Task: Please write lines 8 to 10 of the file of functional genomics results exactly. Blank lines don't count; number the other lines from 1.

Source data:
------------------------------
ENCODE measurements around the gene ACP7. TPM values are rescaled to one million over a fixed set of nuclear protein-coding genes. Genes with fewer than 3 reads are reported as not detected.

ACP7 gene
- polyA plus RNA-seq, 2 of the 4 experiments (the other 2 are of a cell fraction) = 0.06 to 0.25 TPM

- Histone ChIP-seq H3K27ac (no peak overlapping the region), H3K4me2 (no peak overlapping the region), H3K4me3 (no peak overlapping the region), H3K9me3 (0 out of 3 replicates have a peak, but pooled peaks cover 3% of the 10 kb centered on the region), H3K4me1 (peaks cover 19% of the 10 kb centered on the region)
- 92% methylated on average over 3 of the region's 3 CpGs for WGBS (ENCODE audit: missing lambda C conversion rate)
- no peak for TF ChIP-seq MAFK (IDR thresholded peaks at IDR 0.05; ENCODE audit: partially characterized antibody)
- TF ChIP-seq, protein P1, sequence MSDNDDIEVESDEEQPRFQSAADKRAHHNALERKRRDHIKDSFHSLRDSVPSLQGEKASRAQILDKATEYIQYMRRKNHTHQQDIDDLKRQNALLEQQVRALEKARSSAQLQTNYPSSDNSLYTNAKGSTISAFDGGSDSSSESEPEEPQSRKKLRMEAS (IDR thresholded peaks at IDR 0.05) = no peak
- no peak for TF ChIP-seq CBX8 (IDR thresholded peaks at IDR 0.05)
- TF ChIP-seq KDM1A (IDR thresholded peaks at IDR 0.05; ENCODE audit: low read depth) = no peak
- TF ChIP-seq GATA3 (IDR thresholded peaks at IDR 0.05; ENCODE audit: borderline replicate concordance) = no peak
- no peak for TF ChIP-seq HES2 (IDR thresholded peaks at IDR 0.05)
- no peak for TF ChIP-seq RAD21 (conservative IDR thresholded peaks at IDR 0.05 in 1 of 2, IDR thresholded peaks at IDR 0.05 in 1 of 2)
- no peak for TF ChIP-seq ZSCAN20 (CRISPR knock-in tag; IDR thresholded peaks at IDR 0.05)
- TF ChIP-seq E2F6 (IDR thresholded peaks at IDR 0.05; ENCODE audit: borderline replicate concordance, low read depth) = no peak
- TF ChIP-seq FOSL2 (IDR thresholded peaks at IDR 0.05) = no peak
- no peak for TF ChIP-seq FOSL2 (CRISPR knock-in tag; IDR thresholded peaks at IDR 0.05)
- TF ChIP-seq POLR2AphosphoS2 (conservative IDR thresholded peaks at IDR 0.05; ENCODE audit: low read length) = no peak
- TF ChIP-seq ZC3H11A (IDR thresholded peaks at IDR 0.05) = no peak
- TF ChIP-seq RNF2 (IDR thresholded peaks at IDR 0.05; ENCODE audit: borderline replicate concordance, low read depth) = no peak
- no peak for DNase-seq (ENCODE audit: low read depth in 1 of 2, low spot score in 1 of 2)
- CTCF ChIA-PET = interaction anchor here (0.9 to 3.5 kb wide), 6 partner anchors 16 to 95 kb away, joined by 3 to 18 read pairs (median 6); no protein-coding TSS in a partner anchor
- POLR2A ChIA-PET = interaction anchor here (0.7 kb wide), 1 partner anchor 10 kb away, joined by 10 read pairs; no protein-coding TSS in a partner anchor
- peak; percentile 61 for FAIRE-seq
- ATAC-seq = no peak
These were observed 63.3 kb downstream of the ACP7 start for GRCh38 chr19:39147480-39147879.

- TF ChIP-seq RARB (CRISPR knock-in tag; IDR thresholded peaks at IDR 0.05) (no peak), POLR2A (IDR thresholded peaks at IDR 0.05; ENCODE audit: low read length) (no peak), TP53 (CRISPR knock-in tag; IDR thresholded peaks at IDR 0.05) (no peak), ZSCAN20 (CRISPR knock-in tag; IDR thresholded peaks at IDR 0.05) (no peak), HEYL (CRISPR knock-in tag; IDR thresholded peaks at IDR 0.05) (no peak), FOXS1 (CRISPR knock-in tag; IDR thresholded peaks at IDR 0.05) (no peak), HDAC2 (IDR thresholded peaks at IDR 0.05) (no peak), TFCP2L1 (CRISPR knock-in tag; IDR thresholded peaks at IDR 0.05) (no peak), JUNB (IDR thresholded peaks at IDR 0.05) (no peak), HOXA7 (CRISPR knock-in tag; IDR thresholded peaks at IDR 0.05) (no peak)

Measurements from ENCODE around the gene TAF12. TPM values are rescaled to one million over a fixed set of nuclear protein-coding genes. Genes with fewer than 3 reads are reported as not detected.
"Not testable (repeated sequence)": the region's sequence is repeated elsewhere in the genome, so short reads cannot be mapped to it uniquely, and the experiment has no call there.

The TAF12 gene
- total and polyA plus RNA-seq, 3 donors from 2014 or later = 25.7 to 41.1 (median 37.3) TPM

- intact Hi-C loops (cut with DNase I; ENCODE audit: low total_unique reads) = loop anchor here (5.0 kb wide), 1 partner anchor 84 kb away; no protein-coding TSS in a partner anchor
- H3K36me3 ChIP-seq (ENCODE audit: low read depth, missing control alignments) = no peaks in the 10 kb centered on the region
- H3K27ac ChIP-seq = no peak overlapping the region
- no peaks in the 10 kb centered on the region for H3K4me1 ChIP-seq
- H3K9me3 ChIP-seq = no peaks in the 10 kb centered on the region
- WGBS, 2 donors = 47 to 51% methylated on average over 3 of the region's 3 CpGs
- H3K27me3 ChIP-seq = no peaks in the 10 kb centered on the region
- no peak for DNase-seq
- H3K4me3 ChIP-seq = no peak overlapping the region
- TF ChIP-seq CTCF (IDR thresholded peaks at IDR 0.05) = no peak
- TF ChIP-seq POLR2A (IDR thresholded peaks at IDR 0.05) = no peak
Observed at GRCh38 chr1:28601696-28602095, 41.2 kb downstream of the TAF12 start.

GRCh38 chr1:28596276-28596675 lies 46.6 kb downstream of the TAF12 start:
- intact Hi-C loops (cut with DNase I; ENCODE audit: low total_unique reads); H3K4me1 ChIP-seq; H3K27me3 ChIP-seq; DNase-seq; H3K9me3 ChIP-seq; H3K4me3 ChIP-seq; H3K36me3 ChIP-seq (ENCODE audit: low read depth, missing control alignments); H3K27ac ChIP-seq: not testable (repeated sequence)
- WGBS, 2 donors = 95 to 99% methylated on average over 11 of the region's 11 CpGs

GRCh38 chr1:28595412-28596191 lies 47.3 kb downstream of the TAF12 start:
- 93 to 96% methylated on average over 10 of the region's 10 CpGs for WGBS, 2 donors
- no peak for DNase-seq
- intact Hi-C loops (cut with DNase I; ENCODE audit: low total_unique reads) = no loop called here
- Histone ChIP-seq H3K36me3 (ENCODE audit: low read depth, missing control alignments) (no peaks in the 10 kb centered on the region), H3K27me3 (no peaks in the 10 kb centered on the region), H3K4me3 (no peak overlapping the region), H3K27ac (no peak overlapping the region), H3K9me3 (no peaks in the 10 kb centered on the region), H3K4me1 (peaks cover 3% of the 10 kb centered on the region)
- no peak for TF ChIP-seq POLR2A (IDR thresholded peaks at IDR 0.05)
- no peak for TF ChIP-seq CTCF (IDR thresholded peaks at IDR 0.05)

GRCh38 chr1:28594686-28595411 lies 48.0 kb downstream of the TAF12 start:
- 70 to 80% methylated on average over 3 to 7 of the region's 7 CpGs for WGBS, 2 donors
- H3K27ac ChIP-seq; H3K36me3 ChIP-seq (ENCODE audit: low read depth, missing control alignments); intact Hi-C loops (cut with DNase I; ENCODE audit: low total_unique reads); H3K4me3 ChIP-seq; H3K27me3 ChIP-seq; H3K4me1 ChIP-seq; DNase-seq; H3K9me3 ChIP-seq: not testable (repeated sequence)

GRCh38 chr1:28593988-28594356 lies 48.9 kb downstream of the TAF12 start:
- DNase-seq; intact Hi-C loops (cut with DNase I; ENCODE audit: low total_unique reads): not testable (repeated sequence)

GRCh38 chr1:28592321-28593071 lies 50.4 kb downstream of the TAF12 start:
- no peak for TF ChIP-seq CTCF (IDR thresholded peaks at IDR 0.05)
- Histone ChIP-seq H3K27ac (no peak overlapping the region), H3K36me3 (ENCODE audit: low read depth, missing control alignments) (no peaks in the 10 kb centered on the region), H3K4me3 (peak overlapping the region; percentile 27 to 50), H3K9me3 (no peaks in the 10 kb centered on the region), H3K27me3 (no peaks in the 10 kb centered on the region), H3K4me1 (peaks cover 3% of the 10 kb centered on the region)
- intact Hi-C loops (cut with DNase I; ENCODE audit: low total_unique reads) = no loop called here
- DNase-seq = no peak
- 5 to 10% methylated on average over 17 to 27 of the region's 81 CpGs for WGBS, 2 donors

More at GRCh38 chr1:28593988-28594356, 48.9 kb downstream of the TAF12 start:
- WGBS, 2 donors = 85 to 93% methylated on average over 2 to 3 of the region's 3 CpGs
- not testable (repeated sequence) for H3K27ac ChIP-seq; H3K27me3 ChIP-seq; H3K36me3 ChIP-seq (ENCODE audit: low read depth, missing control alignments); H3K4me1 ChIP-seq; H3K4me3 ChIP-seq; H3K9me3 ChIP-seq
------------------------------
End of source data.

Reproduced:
- no peak for TF ChIP-seq CBX8 (IDR thresholded peaks at IDR 0.05)
- TF ChIP-seq KDM1A (IDR thresholded peaks at IDR 0.05; ENCODE audit: low read depth) = no peak
- TF ChIP-seq GATA3 (IDR thresholded peaks at IDR 0.05; ENCODE audit: borderline replicate concordance) = no peak